Ebola found in Congo Republic outbreak


May 18, 2005 (CIDRAP News) – Ebola virus has been found in a sample from one of the nine people who have died in a hemorrhagic fever outbreak in the Republic of Congo, the World Health Organization (WHO) said today.

Eleven cases have been reported in Etoumbi and Mbomo in the Cuvette Ouest region of the Congo Republic. One of the cases was laboratory-confirmed by the Centre International de Recherches Medicales de Franceville (CIRMF) and the Institut de Recherche pour le Developpement (IRD) in Gabon. The other 10 are epidemiologically linked to it, WHO said.

The number of contacts being monitored has risen in recent days from 62 to 81, with 68 in Etoumbi and 13 in Mbomo, WHO noted.

Workers from the Ministry of Health, the WHO Regional Office for Africa and Medecins Sans Frontieres–Holland are conducting surveillance, tracking contacts, and educating residents about Ebola in the affected districts, WHO said.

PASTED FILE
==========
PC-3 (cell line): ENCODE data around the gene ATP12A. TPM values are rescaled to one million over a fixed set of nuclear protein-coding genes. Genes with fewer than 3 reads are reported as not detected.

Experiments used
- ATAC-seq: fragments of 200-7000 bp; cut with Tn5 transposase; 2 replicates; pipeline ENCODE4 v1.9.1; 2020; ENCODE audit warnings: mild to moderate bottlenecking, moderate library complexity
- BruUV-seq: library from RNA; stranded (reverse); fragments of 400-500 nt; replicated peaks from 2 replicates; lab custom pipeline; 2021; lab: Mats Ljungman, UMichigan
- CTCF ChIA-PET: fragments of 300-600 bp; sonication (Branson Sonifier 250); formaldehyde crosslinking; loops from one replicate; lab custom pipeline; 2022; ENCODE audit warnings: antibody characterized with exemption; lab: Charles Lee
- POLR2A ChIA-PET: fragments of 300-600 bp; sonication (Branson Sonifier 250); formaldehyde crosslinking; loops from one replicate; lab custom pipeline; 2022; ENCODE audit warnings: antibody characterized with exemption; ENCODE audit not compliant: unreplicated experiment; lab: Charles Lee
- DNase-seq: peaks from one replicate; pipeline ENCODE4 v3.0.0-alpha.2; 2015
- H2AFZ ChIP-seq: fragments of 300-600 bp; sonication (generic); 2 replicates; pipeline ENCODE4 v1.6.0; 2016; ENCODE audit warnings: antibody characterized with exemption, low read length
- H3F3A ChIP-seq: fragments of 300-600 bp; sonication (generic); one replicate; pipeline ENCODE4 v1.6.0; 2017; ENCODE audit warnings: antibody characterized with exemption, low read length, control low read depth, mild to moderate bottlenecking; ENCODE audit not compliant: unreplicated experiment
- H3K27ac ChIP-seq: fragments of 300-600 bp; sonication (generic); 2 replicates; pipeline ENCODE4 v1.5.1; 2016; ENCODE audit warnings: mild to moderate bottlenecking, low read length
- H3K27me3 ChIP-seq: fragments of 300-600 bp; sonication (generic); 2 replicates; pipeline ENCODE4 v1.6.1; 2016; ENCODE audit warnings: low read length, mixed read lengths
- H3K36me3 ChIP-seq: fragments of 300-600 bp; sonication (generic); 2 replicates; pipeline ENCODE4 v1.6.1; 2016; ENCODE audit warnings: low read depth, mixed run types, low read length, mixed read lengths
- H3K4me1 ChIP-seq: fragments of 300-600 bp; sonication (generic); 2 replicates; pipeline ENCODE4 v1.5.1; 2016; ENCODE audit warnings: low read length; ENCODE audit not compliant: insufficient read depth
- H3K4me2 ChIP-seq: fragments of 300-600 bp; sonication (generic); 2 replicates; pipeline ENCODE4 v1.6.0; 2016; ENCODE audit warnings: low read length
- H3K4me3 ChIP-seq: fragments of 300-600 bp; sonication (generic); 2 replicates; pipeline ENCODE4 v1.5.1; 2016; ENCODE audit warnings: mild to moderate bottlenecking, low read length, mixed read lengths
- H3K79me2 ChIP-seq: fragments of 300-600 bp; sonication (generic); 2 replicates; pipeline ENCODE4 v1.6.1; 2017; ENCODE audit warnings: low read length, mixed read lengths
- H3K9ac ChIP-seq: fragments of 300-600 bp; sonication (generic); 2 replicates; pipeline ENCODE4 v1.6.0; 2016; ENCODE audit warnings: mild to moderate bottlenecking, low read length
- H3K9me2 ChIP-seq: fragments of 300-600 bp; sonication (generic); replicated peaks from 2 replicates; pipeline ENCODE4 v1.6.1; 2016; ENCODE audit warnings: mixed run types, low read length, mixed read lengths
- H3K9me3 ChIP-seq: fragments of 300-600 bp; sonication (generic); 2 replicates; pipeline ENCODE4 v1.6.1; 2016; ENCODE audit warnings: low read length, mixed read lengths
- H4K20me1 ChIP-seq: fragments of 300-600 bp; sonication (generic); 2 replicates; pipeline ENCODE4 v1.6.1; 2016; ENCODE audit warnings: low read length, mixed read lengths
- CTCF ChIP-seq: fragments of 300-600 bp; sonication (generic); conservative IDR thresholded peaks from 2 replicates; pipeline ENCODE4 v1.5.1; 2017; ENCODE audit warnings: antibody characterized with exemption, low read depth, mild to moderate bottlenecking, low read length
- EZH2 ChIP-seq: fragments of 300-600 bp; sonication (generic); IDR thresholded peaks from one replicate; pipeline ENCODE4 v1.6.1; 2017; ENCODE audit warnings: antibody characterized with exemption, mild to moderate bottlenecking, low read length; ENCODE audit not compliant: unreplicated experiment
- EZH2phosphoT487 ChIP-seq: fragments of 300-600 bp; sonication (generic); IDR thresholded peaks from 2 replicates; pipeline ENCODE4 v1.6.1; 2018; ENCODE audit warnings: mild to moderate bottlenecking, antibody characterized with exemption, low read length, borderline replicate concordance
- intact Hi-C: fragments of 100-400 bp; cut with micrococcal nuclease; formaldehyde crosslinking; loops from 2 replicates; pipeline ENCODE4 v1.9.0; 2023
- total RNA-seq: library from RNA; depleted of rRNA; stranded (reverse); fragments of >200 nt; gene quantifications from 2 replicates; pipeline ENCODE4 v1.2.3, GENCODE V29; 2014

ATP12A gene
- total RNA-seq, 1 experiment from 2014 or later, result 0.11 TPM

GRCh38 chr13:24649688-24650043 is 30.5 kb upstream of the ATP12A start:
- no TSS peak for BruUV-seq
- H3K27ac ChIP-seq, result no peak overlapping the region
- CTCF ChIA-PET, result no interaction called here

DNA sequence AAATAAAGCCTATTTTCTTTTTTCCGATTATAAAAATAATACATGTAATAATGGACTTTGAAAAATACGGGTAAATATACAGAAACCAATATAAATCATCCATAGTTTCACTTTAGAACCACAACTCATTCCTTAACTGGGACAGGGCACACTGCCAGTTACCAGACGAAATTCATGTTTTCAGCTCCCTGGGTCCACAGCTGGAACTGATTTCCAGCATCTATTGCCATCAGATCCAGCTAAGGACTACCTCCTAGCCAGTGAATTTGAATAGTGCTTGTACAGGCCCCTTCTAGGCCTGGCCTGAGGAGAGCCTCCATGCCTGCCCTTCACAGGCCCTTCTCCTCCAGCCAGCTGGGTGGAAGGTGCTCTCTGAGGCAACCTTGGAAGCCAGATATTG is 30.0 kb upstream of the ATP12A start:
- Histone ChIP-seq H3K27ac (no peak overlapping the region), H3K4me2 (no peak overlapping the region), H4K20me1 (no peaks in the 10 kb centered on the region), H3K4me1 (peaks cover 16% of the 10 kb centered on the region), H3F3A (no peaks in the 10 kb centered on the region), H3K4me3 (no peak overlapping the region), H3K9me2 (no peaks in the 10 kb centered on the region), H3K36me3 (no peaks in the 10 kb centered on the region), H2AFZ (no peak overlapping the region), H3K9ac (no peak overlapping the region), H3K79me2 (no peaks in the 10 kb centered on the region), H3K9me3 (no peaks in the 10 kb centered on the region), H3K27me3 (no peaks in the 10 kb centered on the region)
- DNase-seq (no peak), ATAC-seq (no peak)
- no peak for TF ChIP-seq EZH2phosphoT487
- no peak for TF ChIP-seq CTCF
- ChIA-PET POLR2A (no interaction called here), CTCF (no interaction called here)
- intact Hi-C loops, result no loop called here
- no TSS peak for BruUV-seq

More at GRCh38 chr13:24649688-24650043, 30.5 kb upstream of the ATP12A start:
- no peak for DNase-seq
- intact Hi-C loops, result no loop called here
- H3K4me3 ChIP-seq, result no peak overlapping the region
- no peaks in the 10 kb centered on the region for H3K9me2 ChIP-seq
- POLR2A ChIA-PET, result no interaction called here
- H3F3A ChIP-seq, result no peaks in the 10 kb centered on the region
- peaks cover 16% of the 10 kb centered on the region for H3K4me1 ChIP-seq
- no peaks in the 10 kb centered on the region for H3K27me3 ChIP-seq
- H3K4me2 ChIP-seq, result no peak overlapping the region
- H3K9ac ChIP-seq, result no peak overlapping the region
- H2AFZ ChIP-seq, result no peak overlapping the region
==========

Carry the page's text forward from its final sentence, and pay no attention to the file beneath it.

The outbreak began in late April, after elephant hunters encountered and ate a dead chimpanzee in a forested region near the border of Gabon, the BBC reported today. That's also where the 2003 outbreak hit, Reuters said.

Ebola is a highly contagious filovirus that can cause a gruesome death following hemorrhaging and is lethal in 50% to 90% of cases. Although there is no treatment and little is understood about its animal reservoir, contact with primates has been known to precipitate human outbreaks. The Congo Republic and neighboring Gabon have had several Ebola outbreaks, which have killed about 360 people since 1994, Agence France-Presse reported.

See also:

WHO update http://www.who.int/csr/don/2005_05_18/en/index.html

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